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Archive for April, 2021

This is a story about water trails inspired by a recent journey down South Chickamauga Creek, but it begins in 1983 when, with newly minted drivers licenses, a high school buddy and I cruised Smyrna, making the rounds of South Cobb Drive, home of the Dairy Queen and Miracle Theater, and Cobb Parkway, where Cumberland Mall and Akers Mill Theater loomed over the landscape. The two roads that defined the parameters of our cruising territory were connected by I-285, the perimeter highway that likewise defined Atlanta’s suburbs.

The Tennessee River lies just 32.43 miles from Ringgold on South Chickamauga Creek.

Coming north on I-285 that night, headed for Cobb Parkway, we saw the highway signs pointing to I-285 east and Greenville, South Carolina. Buoyed by our recently found mobility, we mused about bypassing our designated exit and just motoring on to South Carolina. “We could do it, you know.”

“Yeah, but there’d be hell to pay.” So, we went to the midnight movie instead.

But, that wunderlust never left. With the freedom of wheels, road signs displaying mileage to Greenville and Chattanooga made those places seem not so far off. They beckoned and held new meaning. I-285 went round and round, but its spokes provided endless possibilities. Those folding highway maps (a relic lost to the smartphone world) became passports to adventure.

There was a time, before interstates and before railroads, when rivers and streams called to us in the same way. They led–either upstream or downstream–to a larger world and grand adventures (think Lewis and Clark). They were mind expanding.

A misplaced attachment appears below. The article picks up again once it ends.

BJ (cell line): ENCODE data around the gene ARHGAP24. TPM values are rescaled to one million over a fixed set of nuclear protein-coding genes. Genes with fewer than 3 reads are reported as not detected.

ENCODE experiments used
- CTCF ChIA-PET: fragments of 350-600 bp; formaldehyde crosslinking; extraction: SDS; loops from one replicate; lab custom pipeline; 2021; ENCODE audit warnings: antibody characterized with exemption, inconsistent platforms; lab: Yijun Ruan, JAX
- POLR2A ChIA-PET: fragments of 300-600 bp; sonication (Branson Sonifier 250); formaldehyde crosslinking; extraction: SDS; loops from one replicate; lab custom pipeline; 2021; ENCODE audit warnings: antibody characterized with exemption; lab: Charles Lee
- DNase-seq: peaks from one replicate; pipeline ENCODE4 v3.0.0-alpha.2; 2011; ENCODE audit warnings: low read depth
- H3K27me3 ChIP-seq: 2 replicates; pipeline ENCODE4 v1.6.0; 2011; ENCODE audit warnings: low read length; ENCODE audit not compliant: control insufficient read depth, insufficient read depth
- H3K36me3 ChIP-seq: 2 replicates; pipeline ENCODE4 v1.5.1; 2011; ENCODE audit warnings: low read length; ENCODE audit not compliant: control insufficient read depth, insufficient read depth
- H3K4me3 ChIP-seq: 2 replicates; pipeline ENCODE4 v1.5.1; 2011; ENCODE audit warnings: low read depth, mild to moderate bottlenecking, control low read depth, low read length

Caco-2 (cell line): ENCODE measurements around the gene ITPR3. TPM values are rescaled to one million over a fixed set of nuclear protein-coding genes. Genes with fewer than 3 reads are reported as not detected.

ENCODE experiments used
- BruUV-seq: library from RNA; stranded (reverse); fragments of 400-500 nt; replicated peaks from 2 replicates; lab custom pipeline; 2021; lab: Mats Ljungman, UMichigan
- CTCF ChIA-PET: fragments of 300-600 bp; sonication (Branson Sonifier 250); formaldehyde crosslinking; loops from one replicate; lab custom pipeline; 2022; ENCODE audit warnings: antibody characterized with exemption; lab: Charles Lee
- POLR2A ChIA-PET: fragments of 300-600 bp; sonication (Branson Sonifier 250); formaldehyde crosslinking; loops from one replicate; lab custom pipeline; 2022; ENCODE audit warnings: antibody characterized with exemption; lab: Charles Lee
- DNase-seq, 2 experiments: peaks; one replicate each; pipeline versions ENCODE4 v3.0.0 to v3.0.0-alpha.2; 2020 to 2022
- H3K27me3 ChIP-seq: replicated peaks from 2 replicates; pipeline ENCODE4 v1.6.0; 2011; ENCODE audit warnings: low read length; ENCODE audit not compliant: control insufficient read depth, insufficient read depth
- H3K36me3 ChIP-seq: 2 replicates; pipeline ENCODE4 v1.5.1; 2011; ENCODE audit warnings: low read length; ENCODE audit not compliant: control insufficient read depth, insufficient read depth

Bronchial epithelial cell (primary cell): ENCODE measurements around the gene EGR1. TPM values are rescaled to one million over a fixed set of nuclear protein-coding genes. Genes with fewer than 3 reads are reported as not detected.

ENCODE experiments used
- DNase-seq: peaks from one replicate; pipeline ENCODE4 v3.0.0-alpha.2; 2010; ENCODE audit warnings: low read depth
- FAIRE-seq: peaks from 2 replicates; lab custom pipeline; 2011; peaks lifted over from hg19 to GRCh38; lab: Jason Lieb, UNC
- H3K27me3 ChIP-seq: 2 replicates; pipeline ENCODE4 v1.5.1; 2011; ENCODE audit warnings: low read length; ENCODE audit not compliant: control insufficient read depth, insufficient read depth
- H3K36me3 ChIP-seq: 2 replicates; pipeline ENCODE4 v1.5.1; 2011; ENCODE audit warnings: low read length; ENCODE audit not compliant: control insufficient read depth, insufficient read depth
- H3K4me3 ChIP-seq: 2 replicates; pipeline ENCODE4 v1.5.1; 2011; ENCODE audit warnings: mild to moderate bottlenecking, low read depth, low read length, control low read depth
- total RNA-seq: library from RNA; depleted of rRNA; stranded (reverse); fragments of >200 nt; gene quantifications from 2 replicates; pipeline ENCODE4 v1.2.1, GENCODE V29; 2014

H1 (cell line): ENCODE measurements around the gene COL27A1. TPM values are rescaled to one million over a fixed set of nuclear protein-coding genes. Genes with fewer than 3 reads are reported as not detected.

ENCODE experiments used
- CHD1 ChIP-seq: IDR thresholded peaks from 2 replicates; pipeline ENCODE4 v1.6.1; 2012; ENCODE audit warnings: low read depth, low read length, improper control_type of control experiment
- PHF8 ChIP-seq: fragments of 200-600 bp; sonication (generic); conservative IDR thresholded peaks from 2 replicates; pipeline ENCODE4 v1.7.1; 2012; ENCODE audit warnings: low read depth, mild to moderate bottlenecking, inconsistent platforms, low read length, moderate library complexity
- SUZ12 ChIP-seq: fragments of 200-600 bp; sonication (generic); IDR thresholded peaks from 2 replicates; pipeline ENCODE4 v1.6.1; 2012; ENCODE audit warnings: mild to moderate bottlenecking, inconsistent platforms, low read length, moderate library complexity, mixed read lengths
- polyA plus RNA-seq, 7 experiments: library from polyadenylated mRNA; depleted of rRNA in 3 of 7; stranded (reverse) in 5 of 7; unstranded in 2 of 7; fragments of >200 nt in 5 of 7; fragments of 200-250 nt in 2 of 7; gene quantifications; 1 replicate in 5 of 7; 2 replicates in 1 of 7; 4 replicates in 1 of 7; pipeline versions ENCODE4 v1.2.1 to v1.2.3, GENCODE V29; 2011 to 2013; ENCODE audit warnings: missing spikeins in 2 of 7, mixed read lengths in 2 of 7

So, it was with much delight when I arrived at Ringgold’s Dragging Canoe Memorial Launch on South Chickamauga Creek and read the directional sign pointing downstream: “TENNESSEE RIVER 32.43 MILES” My companion, a neighbor in Rome and veteran of many Georgia River Network paddle trips, Sheila Cox, noticed it as well: “Hmmm, we could go right on to Chattanooga,” she mused.

Indeed, once to Chattanooga, we could keep on going, a few hundred miles to the Ohio River, thence down to the Mississippi and on to New Orleans. Epic.

“We could do it,” I thought silently, “But there would be hell to pay.” I had a dinner date with my wife at 6:30 that evening.

Just the knowing is enough, though. That is the marvel of water trails. Like roads leading to distant horizons, each kayak launch holds endless possibilities for adventure. In Georgia, there’s more than 18,000 miles of state highways and more than 1,200 miles of interstates, but there’s more than 70,000 miles of streams and rivers…and be they large–like the Chattahoochee–or small like South Chickamauga Creek, they beckon to some place…other.

Our day on South Chickamauga Creek didn’t disappoint.

Having spent much of the winter months exploring South Georgia rivers, I’d forgotten about the grandeur of North Georgia streams. Soon, we found ourselves dwarfed by soaring limestone bluffs, paddling into cave-like recesses beneath their sheltering shelves.

Paddling beneath one of South Chickamauga Creek’s limestone bluffs.